Expands Accessibility to Native American Domestic Violence Advocacy
StrongHearts Native Helpline is launching a project in Michigan to expand its existing domestic and sexual violence advocacy services to support tribal programs and their contacts in that state. The project — a partnership with the Division of Victim Services at Michigan’s Department of Health and Human Services, which is also providing the funding — has already begun.
A well-recognized issue throughout tribal domestic violence advocacy and shelter work is that many tribal programs are small with limited staff. Their advocates may need to carry pagers or cell phones at all times in order to respond to victims, resulting in overtime and additional stress. Sometimes, advocates are not able to respond and victims calling after hours are simply advised to call back during office hours, which can create a safety issue for them. This project will give Native American victim-survivors in Michigan access to culturally-appropriate advocacy 24/7 even if they call their local tribal program after regular operating hours.“In general, urban Natives are underserved; and this is a cost-effective way for us to expand services to Native American victim-survivors wherever they may live in Michigan and especially in urban areas where we have determined there is a great need,” said Leslie O’Reilly, VOCA program specialist, Division of Victim Services, Michigan Department of Health and Human Services. “With this new initiative, we will be able to have an efficient infrastructure in place to maintain capacity while we are seeking to expand and provide even more services.”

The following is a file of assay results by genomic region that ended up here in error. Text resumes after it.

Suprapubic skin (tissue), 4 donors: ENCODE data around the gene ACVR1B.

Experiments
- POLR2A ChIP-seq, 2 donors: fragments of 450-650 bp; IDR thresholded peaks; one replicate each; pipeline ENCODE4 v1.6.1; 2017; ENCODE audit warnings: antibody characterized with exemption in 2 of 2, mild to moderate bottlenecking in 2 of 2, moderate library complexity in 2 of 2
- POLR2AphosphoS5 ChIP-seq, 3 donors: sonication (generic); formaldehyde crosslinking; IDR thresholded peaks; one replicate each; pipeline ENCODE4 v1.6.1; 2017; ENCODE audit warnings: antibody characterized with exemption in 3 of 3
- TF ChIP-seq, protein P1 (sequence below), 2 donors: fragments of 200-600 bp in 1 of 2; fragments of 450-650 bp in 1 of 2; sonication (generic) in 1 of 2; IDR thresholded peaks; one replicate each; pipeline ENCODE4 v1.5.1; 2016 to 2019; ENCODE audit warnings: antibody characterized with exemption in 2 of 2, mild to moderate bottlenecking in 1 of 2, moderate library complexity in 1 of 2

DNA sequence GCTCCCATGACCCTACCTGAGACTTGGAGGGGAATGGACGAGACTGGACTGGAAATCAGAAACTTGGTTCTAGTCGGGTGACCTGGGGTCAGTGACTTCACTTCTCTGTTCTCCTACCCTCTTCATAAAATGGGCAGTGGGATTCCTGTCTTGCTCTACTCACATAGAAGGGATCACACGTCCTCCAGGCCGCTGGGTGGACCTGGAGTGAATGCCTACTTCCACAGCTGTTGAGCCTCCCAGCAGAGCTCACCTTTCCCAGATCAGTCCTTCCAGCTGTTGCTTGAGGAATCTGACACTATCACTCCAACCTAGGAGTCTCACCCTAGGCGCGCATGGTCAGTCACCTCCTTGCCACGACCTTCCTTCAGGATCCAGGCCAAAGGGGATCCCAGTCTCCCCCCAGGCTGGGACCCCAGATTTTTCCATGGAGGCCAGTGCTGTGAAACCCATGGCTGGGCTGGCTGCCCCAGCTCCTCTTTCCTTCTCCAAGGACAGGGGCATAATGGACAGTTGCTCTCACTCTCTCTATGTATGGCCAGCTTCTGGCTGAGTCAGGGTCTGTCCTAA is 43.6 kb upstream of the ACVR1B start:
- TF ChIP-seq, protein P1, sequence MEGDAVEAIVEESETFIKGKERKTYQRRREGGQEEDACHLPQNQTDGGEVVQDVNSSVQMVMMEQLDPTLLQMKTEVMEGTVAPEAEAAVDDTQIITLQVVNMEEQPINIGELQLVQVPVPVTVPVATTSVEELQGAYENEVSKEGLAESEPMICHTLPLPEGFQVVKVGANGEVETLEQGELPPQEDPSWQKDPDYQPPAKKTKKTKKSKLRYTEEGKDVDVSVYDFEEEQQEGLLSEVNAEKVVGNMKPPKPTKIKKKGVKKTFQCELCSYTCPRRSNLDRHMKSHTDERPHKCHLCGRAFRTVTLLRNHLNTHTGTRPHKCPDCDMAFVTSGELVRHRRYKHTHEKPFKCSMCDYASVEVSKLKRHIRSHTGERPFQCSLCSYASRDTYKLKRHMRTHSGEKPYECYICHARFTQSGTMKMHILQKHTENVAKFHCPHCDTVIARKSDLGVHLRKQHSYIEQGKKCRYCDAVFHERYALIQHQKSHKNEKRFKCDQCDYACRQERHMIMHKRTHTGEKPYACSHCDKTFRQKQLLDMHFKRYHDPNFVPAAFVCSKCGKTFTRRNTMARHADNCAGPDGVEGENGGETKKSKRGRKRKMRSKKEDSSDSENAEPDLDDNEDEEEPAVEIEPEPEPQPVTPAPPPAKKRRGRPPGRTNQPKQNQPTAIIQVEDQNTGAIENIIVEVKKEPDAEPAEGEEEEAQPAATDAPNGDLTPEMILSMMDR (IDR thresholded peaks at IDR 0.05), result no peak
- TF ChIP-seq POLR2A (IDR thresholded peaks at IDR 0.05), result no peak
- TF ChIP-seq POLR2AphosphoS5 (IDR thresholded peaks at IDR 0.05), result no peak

The project will have three phases. During phase one, StrongHearts will announce the project to tribal programs and establish a Michigan administrative office. Phase two will focus on establishing connections with tribes that have agreed to participate in the project. Phase three will concentrate on sustaining the project into the future.
By opting in, tribal programs will be able to set their after-hours answering service to prompt callers to press one to transfer directly to StrongHearts Native Helpline advocates. StrongHearts advocates will be aware that the call is coming from a tribal program in Michigan, but the call will be completely confidential and anonymous.
“It is important to StrongHearts that our advocates continue to learn best practices for supporting victim-survivors and all Native Americans impacted by sexual and domestic violence,” said Lori Jump (Sault Ste. Marie Tribe of Chippewa Indians), director, StrongHearts Native Helpline. “In this spirit and to ensure victim-survivors receive the best advocacy, StrongHearts asks participating tribal programs to meet with our Michigan based project coordinator to share their best practices, particular needs of their communities, and ensure StrongHearts advocates know the services and support available through their tribal programs.”
“Since 1989 there has been a longstanding commitment by the state of Michigan to reach tribal victims of crime, and there are now 8 out of 12 federally-recognized tribes receiving VOCA grant funding through the Division of Victim Services and additional funding that we can access to meet the needs of tribes,” said O’Reilly. “A very important goal for us is to help meet the needs of underserved Native American communities and, especially, in urban areas. We will now be able to meet this need and reach these communities.”
“Michigan has been a leader in working with tribal nations in that state and is to be commended for its commitment to serving all victim-survivors, no matter where they live,” said Jump.
“Ensuring all survivors have equal and equitable access to victim services is critical in their healing journey,” said Debi Cain, executive director, Division of Victim Services, Michigan Department of Health and Human Services. “We are proud to partner with StrongHearts Native Helpline on this project that will enhance access to services for Native Americans impacted by sexual and domestic violence throughout Michigan.”